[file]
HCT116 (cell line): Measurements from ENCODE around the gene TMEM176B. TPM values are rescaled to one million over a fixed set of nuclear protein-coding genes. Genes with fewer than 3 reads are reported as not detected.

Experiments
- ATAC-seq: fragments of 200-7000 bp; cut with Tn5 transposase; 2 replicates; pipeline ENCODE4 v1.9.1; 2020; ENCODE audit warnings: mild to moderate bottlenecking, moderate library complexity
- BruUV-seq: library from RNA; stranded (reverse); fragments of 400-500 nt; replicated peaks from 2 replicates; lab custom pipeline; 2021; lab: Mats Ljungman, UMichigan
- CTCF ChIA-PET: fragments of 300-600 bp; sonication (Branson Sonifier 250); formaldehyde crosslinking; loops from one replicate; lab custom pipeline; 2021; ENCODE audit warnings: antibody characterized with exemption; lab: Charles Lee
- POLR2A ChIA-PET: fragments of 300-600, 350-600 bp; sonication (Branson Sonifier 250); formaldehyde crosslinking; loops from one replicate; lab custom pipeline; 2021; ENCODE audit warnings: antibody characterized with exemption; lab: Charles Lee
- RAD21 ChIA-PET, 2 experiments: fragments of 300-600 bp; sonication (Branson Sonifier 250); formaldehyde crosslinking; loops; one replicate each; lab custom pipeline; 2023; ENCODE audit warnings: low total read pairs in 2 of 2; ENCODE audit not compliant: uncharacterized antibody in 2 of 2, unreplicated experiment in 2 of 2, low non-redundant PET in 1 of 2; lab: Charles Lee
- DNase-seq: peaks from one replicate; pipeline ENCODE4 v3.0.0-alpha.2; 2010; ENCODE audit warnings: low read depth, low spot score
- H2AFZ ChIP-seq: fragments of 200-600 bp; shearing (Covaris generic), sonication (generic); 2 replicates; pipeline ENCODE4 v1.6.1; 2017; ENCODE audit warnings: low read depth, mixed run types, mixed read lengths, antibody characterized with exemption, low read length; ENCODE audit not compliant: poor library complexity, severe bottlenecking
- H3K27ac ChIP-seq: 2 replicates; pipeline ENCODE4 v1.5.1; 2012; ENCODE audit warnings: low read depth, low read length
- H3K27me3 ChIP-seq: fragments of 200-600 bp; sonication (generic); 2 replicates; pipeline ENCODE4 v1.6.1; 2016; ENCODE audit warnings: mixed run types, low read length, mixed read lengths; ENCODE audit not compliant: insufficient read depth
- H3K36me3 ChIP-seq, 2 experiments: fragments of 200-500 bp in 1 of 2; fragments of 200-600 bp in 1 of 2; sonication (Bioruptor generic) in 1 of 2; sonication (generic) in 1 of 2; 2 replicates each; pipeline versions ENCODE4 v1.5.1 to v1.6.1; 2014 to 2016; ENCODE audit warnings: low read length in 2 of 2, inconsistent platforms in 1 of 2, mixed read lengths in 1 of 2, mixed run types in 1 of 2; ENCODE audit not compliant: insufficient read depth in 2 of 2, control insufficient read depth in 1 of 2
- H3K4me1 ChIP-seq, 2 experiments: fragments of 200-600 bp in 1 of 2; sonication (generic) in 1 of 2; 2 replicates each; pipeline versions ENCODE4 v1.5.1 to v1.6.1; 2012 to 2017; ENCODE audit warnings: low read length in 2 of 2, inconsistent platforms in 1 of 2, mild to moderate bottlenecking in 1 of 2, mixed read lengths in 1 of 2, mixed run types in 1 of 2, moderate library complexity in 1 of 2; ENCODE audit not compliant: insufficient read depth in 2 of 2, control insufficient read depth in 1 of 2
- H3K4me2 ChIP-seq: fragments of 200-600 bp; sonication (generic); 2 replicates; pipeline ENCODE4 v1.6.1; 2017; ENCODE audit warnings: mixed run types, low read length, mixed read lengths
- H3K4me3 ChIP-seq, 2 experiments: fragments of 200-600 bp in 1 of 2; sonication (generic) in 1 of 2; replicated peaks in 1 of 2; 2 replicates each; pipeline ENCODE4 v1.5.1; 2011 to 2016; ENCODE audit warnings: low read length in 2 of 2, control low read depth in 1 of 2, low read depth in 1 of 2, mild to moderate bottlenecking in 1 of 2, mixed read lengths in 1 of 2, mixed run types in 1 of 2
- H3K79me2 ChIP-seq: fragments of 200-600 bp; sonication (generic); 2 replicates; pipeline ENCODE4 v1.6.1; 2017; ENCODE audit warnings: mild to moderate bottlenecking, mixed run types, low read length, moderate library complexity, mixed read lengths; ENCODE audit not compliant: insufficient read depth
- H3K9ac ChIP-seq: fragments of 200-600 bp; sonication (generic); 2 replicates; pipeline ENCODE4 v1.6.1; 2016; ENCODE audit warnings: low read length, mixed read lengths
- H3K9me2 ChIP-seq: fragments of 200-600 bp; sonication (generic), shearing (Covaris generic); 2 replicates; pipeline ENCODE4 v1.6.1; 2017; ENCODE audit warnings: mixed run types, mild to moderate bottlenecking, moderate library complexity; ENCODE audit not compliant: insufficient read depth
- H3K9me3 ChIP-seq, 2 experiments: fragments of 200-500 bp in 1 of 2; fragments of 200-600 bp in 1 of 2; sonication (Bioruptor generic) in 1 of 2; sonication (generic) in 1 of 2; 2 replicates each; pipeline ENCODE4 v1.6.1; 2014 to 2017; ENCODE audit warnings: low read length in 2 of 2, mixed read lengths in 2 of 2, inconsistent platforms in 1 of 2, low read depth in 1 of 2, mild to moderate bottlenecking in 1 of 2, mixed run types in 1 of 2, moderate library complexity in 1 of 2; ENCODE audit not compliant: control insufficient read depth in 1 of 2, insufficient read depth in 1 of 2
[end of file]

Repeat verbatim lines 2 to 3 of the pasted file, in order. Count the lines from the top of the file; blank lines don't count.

Experiments
- ATAC-seq: fragments of 200-7000 bp; cut with Tn5 transposase; 2 replicates; pipeline ENCODE4 v1.9.1; 2020; ENCODE audit warnings: mild to moderate bottlenecking, moderate library complexity